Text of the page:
Doctors in the US say a Michigan woman died two months after receiving Covid-infected lungs during a double-lung transplant.
The donor turned out to have harboured the virus that causes Covid-19 - despite showing no signs of illness and initially testing negative.
Officials at the University of Michigan Medical School suggested it may be the first proven case of Covid-19 in the US in which the virus was transmitted via an organ transplant.
The virus was transmitted when lungs from a woman, who died after suffering a severe brain injury in a car accident, were transplanted into a woman with chronic obstructive lung disease at University Hospital in Ann Arbor.
One of the surgeons who handled the donor's lungs also fell ill and tested positive for Covid-19 but later recovered.
Three days after the operation, the recipient spiked a fever before her blood pressure fell and breathing became laboured.
Her condition worsened over the coming days before developing septic shock and heart-functioning problems before passing away from multiple organ failure.
The incident appears to be isolated after being the only confirmed case among nearly 40,000 transplants in the US in 2020.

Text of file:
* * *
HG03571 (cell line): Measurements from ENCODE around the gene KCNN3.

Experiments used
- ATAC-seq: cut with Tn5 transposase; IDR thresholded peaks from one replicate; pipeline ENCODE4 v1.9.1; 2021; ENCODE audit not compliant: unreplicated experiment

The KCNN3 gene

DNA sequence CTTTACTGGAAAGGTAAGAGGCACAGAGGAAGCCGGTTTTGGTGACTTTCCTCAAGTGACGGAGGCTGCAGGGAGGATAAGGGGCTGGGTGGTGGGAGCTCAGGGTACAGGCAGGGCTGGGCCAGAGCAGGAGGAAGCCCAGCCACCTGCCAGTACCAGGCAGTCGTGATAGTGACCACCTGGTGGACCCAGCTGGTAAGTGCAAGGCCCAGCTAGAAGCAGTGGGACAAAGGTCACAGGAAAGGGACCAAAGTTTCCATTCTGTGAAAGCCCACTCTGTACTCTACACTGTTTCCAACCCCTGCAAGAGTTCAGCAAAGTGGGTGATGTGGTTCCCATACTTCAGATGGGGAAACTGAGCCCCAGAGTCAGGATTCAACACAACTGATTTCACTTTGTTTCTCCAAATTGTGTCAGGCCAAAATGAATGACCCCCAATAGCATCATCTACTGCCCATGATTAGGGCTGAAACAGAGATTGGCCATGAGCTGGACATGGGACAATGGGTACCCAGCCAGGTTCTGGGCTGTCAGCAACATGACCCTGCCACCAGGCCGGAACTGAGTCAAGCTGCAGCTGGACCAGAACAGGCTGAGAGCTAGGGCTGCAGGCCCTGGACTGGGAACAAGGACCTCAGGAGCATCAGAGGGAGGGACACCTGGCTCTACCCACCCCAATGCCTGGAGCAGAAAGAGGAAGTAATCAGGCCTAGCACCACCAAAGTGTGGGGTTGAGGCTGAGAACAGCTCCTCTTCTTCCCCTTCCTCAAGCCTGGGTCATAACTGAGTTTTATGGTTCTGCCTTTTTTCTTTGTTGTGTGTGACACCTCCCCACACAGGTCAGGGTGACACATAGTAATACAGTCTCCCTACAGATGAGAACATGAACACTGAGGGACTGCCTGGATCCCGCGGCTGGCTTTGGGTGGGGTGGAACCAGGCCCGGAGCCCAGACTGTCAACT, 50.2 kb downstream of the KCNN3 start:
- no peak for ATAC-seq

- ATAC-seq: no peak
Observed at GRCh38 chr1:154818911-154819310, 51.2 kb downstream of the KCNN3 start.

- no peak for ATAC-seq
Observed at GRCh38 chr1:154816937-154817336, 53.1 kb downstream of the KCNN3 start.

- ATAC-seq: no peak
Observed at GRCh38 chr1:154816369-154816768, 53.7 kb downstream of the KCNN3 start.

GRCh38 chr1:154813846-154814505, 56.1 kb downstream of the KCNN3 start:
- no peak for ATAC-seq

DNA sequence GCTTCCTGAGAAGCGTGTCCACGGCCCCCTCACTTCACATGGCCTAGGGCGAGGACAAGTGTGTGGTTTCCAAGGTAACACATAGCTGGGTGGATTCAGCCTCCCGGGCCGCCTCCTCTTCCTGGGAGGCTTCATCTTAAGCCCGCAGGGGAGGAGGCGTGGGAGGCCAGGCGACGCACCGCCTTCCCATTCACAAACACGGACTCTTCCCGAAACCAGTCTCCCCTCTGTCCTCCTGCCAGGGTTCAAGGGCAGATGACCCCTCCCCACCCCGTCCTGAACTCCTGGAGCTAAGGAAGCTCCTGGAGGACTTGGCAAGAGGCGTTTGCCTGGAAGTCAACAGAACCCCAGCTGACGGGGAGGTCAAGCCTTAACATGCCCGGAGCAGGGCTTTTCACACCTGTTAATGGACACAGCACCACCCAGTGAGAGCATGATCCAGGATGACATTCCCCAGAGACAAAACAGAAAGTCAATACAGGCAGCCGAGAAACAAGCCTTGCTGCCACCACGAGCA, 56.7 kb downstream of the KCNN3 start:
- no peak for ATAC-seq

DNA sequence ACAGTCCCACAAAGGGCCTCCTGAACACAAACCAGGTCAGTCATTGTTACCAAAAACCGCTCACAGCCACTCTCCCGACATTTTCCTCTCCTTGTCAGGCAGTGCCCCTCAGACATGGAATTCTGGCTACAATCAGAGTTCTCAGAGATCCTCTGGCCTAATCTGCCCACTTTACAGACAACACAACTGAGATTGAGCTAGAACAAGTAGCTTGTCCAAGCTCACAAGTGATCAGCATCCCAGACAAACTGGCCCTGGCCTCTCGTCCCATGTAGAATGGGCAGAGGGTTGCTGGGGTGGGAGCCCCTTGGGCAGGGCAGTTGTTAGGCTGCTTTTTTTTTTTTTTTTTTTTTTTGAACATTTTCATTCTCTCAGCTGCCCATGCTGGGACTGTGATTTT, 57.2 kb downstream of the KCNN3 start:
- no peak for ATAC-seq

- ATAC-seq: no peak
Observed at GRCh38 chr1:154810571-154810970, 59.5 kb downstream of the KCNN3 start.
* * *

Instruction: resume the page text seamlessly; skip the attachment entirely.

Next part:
However, the unexpected death has since prompted calls for more thorough testing of lung transplant donors.
Director of Michigan Medicine's transplant infectious disease service, Dr Daniel Kaul, said they would like samples taken from deep within the donor's lungs as well as nose and throat swabs.
"We would absolutely not have used the lungs if we'd had a positive Covid test," said Kaul, who co-authored a report about the case in the American Journal of Transplantation.
As the woman became increasingly ill, doctors were suspicious of the origin of the infection and returned to samples from the transplant donor.
While a nose and throat swab of the patient came back negative for Covid-19, doctors looked into a sample of fluid from deep in the donor's lungs.
The test from the fluid came back positive.
Kaul called the incident "a tragic case".
While the Michigan case marks the first confirmed incident in the US of transmission through a transplant, others have been suspected.
Before this incident, it was not clear whether the virus could be transmitted through solid organ transplants, though it's well documented with other respiratory viruses.
Overall, viral transmissions from organ donors to recipients remain rare, occurring in fewer than 1 per cent of transplant recipients, research shows.
While the isolated incident is concerned, the chief medical officer with the United Network for Organ Sharing, Dr David Klasen, said people shouldn't be fearful of receiving transplans.
"The risks of turning down transplants are catastrophic.
"I don't think patients should be afraid of the transplant process."